Why are these two ideas important? They can help us determine whether or not morality and nature are mutually independent: if morality is influenced by objective moral properties found in nature, then it is partly dependent on nature. If morality is influenced by subjective moral properties, then the Pro has a stronger claim that morality is independent of nature.

Arguments Against The Pro

Finally, I will conclude with my arguments against the Pro’s three claims. First, given my discussion about “morality > nature” above, we must see that it is impossible to even begin to consider this claim because it’s unlikely you can conclude morality and nature are mutually independent. For one, 56.4% of philosophers[3] support moral realist arguments, versus only 27.7% for moral anti-realist arguments. More importantly, no debate like this can possibly determine whether morality is objectively or subjectively based.

The problem with moral realism vs. anti-realism claims is that no method of proof exists yet (if ever). Philosophers continue to struggle with the relationship between the objective and subjective for both morality and nature. Are moral properties real? Are atoms just a part of some big computer simulation? Philosophers have arguments and theories (many commonly accepted), but no complete way to rule on these matters anymore than scientists can rule on the existence of a divine presence.

The Pro can’t even begin to argue for this claim without knowing whether morality is objectively or subjectively based. If morality is based on objective moral properties found in nature, then nature itself influences what morality is. This creates a paradox for the pro’s other two claims: how can nature be immoral when it influences what is and isn’t moral? Why does it matter than humans are the “only civilized species” when morality shapes civility, and nature shapes morality?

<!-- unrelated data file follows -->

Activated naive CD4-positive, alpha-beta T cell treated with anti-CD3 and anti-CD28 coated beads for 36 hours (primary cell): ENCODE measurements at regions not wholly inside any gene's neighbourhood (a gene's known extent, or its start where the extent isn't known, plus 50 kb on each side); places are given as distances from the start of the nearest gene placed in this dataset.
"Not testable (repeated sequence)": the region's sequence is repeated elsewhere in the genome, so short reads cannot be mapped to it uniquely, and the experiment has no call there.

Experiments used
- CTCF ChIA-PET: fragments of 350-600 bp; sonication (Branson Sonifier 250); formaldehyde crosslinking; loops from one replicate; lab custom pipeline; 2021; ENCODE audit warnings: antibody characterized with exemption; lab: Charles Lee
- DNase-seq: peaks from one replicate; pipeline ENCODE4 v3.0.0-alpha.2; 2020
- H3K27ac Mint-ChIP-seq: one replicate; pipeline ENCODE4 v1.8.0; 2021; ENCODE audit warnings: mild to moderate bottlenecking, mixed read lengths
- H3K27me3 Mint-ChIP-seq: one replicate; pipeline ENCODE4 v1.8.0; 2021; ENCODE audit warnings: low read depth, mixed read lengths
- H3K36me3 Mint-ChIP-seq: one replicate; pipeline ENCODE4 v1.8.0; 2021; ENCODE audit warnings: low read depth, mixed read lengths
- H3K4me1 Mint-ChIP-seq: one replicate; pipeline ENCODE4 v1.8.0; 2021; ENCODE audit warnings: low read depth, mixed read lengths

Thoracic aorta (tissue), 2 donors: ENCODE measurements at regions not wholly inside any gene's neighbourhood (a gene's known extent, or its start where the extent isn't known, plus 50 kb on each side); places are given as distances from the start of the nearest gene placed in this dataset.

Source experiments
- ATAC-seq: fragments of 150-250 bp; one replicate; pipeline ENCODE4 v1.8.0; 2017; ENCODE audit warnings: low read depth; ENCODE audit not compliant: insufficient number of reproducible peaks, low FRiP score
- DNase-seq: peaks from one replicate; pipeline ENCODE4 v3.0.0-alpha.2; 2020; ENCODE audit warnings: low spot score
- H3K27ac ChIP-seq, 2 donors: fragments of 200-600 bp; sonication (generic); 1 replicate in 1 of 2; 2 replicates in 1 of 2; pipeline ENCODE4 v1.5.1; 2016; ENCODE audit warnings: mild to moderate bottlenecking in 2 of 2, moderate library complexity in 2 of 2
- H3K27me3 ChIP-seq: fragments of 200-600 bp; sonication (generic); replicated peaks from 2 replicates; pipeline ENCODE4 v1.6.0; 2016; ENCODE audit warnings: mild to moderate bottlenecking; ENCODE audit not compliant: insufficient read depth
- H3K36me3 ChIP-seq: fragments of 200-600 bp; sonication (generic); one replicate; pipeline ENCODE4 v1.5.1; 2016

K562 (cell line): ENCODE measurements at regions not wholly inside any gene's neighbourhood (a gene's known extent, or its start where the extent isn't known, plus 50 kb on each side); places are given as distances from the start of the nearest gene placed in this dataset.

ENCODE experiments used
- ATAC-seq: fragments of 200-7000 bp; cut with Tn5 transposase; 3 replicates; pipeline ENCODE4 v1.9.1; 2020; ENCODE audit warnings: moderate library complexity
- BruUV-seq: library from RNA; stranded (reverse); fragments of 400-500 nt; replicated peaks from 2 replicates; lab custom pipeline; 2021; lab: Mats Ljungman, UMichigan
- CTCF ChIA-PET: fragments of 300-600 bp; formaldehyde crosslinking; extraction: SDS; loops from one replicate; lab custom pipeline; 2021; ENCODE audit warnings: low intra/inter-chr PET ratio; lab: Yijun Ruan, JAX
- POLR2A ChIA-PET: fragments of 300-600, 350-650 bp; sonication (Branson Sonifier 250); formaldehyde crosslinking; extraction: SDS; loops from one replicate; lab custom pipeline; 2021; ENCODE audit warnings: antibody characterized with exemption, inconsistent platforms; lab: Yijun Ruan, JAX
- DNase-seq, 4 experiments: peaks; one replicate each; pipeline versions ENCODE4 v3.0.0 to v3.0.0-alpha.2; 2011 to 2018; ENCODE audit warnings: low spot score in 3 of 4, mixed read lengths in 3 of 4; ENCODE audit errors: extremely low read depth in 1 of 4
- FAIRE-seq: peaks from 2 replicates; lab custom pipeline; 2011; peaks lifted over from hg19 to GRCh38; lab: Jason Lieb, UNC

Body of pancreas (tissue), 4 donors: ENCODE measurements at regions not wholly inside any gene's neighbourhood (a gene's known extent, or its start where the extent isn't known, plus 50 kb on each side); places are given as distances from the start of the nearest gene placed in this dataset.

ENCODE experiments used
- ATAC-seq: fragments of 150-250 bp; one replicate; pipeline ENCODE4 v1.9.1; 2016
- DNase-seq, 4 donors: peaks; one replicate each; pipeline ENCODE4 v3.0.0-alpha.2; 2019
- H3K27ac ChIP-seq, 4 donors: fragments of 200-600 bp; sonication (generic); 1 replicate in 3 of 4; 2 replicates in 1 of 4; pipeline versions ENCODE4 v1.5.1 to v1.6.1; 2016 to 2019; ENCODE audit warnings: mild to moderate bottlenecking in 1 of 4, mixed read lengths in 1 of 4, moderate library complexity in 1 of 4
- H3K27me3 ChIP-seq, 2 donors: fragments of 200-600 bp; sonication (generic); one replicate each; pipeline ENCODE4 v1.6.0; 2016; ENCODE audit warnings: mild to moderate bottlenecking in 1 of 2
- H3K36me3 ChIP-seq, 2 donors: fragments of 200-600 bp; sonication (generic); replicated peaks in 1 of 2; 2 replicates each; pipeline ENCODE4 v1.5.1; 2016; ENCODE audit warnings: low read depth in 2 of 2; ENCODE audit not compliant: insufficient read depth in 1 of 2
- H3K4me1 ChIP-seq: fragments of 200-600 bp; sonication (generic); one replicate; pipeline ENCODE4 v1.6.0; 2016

What if morality is based on the human mind? Here too, the Pro runs into issues because a subjective morality will never provide consistent descriptive and normative claims about right and wrong. In other words, our morals become slippery. What’s moral and the right to do for one person is immoral and wrong to do for another. In this case, morality’s entire existence is simply based on human preference. Nature might be immoral to some “civilized” cultures, but what about the tribes that believe it’s right to hunt and survive in the same way as animals? Which notion of “right and wrong” should we use to “fix” nature? Which is the correct moral theory?

To summarize, my arguments are two fold: first, the Pro can’t even begin to claim that morality is greater than nature unless we can determine that morality and nature are mutually independent. Second, I argue that it’s impossible to determine since we can’t logically conclude whether morality is influenced by objective properties found in nature, or by subjective properties found in the human mind. Finally, both options present challenges to the Pro’s final two claims. We can’t “fix” and “immoral” nature if our notion of morality is either based on properties found in that nature or based on human perception that will differ on what is “right and wrong” in regards to nature.

  1. 1.
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Debate Round No. 1


Nature- the phenomena of the physical world collectively, including plants, animals, the landscape, and other features and products of the earth, as opposed to humans or human creations

Moral- concerned with the principles of right and wrong behavior and the goodness or badness of human character

Basically, nature means anything BUT humans, and moral is JUST humans. With this in mind, it appears that nature and morality are indeed independent.

It's true that many believe nature created humans, but this does not mean they cannot be independent. Your "car-to-engine" example was good, but it does not quite represent what is going on. I would describe it as the relationship between Great Britain and America. America would not have existed if it wasn't for Great Britain. However, the American colonies exposed the injustice of Great Britain and rebelled, just like human morals expose the injustice of nature. Of course not all of nature is immoral (many acts are actually good), but there are still some spots to clean up.

Humans, not perfect themselves, have created injustices of their own (as you have mentioned). However, I believe we have the capability to get ourselves together and to establish a new world full of good traits (just like America became an independent country, full of freedom).


Humans, Nature, & Morality